Back in 2019, I mentioned the name Memorex Memories several times. The project’s Pictures of Purple Skies came to me at a time in my life that involved heavy travel and was the perfect soundtrack to the despondency that comes with that and which vapor/synth wave channel so well. So when The Life of Riley was released, I was ecstatic. But little did I know that Riley (as we are heretofore calling the album in this post) was something much different than Pictures of Purple Skies, a brighter album yes but one which didn’t simply turn the light on higher but also changed the hues and palette in which this light shone.
My first inkling that this album was going to be something different was when I read the album’s Bandcamp description. In it, the man behind the album described changing mind-sets and life circumstances, bringing about an album that was all about celebrating mental improvement, stability, and health. It was a touching story (which I will include parts of below for your perusal) but it’s even more touching how much of this story comes across in the music itself. Pictures of Purple Skies had this underlying melancholy that often accompanies any iteration of chiller synthwave, not to mention vaporwave, a genre wholly founded on the feeling of a faint sort of discontent, post-modern and unlocatable in nature.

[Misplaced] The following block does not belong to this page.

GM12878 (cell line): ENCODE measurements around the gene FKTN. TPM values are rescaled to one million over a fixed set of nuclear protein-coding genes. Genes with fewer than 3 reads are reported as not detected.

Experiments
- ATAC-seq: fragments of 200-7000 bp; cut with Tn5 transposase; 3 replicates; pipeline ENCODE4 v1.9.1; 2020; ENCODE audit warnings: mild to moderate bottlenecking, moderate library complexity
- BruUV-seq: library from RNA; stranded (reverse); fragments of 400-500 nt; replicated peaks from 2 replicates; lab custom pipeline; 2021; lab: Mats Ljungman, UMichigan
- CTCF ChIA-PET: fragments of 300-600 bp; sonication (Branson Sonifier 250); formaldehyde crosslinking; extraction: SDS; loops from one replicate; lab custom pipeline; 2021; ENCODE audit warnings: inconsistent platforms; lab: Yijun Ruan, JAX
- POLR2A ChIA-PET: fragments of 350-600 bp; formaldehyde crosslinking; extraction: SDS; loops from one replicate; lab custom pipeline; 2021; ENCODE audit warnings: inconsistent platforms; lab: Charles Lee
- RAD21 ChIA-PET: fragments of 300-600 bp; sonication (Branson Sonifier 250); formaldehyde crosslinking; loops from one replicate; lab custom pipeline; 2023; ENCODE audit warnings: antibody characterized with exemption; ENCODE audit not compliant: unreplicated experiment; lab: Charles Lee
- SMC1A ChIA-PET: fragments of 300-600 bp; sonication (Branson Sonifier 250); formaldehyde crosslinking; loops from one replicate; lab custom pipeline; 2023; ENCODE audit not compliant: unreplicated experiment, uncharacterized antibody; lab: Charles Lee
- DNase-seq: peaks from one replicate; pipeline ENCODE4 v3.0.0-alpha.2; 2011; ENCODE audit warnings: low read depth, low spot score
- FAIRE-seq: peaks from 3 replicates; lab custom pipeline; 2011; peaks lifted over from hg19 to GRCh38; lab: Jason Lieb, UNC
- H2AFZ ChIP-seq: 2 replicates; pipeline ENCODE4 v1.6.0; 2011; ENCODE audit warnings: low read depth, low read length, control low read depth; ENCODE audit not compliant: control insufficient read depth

In contrast, Riley processes these sounds and vibes and translates them not into a languishing sort of introspection but to a vibrant, stolid sort of expectation and ease. The main, self-titled track of the album veritably buzzes with these sensations, moods, and perspectives. The main melody on it, which can be counted as the main melody of the album, feels like the cover art: bright, intimate, expansive, and peaceful, all the same time. The beat which accompanies this main melody and runs through the entire track embellishes it with an excuberance, a bouncy joie de vivre that is incredibly hard to resist. In short, the track puts a damn wide smile on your face.
Other parts of the album are slightly more mellow or tuned down, like “Counting Rain Drops”, but these valleys of energies are quickly restored to new summits of bright outlook. All in all, this makes Riley hit differently than almost any other album I’ve heard in the genres (with exception of other bright synthwave records, like Micronode‘s underrated work). It’s simply a joy to listen to, channeling the uplifting story of Sean Harte (AKA Memorex Memories) into a singularly optimistic and powerful piece of music in a genre where darkness and gloom reign way too often. Read on below for pieces of that story and don’t forge to head on over to Bandcamp and grab the album. I’ll thank you for it.